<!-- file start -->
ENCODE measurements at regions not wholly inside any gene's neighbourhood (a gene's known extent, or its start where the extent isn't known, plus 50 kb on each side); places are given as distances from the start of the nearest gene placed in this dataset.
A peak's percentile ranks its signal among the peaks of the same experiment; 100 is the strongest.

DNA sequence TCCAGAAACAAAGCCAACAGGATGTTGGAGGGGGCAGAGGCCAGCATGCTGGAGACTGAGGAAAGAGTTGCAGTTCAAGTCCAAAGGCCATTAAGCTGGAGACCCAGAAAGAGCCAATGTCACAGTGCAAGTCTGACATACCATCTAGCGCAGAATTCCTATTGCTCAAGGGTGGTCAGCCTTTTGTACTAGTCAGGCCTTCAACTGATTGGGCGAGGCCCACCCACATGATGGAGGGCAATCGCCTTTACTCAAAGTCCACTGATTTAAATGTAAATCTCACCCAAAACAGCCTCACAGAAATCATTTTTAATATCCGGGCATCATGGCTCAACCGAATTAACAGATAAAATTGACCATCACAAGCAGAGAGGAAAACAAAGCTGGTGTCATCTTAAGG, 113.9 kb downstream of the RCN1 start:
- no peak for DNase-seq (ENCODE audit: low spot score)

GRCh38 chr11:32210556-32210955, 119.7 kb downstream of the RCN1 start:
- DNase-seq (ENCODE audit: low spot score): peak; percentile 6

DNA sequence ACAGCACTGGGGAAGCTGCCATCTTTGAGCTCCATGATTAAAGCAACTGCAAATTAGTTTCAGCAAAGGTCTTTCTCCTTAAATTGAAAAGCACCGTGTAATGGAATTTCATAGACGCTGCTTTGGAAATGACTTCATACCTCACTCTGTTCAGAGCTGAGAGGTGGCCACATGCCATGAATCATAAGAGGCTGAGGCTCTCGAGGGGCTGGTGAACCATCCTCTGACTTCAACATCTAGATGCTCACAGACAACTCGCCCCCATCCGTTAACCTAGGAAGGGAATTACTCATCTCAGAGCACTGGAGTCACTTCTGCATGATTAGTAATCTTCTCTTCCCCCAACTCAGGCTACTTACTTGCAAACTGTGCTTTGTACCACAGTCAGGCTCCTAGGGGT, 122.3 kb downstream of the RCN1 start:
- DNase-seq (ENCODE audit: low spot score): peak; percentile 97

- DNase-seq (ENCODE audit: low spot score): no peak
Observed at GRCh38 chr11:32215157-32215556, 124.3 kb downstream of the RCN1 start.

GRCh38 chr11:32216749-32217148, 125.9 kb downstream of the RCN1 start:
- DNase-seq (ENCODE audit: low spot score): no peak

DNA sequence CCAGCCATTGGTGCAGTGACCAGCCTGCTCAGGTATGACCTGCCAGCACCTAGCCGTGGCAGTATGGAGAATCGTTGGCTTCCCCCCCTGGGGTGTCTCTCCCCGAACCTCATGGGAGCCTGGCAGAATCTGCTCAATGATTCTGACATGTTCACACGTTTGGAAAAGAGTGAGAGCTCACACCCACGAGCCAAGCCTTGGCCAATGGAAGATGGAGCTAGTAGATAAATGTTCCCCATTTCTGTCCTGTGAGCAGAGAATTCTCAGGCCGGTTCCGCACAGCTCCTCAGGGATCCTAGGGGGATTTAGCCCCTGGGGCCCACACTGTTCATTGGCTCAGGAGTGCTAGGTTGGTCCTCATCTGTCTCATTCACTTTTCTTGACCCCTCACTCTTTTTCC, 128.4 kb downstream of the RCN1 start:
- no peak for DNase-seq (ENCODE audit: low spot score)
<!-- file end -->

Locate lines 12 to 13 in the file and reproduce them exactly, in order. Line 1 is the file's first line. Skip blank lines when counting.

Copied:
- DNase-seq (ENCODE audit: low spot score): no peak

DNA sequence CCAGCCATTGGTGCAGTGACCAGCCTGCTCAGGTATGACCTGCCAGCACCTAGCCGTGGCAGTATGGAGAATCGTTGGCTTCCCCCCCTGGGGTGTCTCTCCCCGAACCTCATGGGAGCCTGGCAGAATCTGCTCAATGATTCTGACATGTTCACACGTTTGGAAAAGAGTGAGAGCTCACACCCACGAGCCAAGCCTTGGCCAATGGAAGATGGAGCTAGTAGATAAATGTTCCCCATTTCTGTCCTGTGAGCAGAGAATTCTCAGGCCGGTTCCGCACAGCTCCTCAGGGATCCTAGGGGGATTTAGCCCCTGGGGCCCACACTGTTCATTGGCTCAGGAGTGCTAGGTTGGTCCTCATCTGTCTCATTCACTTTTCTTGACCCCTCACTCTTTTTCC, 128.4 kb downstream of the RCN1 start: